The National Security Archive, Georges Washington University, publishes Oct. 10, 2005 as follows:
Archive and Openness Advocates Urge Supreme Court, Tell Lower Courts to Scrutinize Government Secrecy Claims. Amicus Brief Requests Review of Dismissal of Whistle Blower Case. For more information contact Meredith Fuchs – 202/994-7000.
October 10, 2005 – Washington, D.C., October 10, 2005 – The National Security Archive, along with other openness advocates, today filed a “friend of the court” brief with the United States Supreme Court asking the Court to review the summary dismissal, on secrecy grounds, of a lawsuit filed by an FBI whistleblower.
The Archive’s General Counsel Meredith Fuchs explained: “Potential whistleblowers who work in military, intelligence and law enforcement agencies will almost always come into contact with classified information. The problem is that courts today simply are accepting the government claims that the need for secrecy of such information outweighs strong interests, including constitutional interests, in addressing the claims in the lawsuits. We are asking courts to take a harder look.” In the case of Sibel Edmonds, the contract linguist who sought to blow the whistle on improprieties in the FBI’s translation unit, there are facts that support her claims of wrongdoing, including a Department of Justice Office of Inspector General Report that concludes that Ms. Edmonds’ whistleblowing was “the most significant factor” in her termination.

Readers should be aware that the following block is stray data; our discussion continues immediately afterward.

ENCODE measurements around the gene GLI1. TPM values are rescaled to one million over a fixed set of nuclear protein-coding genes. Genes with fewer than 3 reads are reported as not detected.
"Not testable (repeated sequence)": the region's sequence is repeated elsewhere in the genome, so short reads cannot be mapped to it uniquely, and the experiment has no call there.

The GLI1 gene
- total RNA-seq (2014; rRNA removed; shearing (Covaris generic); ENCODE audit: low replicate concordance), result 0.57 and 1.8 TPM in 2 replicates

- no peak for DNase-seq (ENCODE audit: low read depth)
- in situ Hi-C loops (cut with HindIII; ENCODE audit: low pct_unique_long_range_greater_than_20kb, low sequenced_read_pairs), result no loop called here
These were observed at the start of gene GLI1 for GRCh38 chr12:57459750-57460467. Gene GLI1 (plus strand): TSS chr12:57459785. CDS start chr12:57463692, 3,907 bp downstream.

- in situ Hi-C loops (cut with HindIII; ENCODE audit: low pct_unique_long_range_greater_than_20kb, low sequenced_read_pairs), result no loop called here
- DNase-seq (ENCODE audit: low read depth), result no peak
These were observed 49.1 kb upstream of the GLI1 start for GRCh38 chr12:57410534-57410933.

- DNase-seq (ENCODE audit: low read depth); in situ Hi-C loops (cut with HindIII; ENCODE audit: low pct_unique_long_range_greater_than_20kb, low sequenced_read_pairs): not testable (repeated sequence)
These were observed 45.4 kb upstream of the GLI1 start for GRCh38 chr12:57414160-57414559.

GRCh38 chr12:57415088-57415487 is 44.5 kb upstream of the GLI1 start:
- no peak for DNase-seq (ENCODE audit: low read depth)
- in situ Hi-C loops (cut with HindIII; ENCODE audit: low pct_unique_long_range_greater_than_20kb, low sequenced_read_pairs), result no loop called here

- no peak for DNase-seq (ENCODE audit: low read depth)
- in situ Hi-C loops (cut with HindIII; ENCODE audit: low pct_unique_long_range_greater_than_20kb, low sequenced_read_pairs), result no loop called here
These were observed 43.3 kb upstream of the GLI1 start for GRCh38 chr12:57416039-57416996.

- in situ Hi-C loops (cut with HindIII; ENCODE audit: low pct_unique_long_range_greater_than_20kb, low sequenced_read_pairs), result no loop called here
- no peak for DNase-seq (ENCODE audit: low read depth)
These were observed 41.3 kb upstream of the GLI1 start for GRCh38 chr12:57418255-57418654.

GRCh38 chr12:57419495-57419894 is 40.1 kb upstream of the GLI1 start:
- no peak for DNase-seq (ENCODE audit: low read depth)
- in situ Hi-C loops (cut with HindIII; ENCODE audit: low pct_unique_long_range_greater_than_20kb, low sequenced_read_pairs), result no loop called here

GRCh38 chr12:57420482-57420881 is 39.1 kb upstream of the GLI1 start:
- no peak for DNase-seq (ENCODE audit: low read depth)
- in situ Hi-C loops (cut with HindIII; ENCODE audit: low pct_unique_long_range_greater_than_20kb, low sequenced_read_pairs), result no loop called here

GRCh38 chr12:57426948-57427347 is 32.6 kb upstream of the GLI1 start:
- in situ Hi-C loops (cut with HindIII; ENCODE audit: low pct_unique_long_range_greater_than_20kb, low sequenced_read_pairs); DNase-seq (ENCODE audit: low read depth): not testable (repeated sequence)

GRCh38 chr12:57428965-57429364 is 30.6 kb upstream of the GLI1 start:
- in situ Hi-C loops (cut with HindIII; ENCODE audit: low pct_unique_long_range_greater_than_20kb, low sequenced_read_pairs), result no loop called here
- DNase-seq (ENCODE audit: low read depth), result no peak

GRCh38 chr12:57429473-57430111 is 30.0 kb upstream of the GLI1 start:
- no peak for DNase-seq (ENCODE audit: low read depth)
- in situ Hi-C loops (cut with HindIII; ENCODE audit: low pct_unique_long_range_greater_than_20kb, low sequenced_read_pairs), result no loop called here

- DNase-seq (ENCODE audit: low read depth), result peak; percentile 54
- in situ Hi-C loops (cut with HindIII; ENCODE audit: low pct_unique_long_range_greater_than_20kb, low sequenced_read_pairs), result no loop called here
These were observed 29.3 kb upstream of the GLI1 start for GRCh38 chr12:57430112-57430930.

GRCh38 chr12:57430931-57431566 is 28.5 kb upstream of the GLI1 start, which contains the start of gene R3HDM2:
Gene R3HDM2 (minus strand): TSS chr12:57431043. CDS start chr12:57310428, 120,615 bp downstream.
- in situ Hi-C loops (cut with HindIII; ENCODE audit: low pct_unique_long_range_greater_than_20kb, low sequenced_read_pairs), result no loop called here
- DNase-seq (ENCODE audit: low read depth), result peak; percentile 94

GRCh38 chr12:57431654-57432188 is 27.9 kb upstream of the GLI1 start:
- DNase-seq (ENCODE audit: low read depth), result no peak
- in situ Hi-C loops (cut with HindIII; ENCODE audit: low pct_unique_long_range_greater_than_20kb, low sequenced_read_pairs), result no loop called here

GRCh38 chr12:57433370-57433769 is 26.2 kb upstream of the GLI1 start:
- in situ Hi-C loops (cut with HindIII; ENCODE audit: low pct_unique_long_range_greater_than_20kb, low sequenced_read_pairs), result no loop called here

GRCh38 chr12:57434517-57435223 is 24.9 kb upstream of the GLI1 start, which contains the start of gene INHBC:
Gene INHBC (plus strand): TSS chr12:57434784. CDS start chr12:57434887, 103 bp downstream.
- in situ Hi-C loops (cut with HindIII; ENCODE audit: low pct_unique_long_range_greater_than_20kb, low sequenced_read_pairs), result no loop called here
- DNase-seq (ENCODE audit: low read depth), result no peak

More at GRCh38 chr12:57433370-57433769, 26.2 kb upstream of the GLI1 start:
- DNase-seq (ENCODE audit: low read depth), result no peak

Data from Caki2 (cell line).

Amici argue that secrecy does not always serve the goal of protecting national security, as the numerous investigations into the September 11 attacks on the United States all concluded. Noting that there has been an upsurge in secrecy over the last four years–and that military and intelligence officials ranging from Secretary of Defense Donald Rumsfeld to now-Director of the CIA Porter Goss all admit that a significant amount of the secrecy is unnecessary–the brief argues that the judiciary must provide a meaningful review of government claims for secrecy.
In addition to the Archive, the brief was filed on behalf of the Project on Government Secrecy of the Federation of American Scientists, the National Whistleblower Coalition, the Project on Government Oversight, Public Citizen, Inc., The Government Accountability Project, The National Freedom of Information Coalition, American Library Association, the National Air Disaster Alliance, and September 11th Advocates. More information about the lawsuit is available at www.aclu.org.